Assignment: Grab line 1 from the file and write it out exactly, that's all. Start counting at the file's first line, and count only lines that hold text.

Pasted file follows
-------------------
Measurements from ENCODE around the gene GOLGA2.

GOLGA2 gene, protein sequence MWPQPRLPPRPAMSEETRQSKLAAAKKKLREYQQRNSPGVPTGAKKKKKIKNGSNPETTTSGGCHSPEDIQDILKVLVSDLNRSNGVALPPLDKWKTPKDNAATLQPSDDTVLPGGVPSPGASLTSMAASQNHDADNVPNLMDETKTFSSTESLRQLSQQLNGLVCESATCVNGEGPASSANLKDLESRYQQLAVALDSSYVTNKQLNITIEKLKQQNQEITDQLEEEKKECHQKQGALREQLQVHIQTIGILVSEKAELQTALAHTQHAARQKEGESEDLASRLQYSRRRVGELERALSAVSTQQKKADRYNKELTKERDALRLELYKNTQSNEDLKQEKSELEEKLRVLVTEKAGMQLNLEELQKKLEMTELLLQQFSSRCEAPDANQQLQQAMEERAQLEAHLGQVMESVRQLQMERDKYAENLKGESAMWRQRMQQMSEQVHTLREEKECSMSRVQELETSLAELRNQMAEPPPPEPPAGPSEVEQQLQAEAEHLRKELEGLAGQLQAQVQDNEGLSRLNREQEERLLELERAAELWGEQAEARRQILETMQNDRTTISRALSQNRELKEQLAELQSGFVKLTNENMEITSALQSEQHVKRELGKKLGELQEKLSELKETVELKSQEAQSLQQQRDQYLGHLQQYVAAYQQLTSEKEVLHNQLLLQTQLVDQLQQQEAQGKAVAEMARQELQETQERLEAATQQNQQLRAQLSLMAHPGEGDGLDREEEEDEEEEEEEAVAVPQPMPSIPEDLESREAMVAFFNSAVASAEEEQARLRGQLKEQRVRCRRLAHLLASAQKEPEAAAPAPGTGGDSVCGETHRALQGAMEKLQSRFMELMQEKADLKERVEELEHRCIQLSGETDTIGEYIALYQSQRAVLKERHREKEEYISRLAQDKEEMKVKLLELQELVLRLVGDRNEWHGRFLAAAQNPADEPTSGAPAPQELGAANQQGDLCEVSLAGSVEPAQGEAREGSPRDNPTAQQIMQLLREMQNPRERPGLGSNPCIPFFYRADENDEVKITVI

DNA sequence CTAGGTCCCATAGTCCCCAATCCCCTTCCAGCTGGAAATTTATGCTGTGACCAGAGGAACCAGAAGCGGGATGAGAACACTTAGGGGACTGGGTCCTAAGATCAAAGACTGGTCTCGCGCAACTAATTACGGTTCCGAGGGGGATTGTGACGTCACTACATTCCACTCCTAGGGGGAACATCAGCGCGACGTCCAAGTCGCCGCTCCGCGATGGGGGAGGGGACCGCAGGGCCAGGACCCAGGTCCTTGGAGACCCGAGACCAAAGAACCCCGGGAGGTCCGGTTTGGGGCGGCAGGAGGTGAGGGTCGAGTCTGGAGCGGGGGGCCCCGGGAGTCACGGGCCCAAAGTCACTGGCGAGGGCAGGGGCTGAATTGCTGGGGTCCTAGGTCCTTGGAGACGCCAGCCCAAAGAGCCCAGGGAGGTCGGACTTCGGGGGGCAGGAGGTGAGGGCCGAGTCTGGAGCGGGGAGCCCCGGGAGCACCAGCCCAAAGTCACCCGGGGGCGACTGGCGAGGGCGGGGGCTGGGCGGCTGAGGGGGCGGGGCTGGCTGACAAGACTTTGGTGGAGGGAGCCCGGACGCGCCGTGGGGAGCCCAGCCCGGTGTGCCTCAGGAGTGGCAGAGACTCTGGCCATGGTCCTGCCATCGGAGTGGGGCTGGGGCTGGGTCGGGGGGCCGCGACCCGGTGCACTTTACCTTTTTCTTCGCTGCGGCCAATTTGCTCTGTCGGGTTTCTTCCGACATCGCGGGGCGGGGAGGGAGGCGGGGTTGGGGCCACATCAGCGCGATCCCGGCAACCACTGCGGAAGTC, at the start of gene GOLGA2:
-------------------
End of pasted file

Measurements from ENCODE around the gene GOLGA2.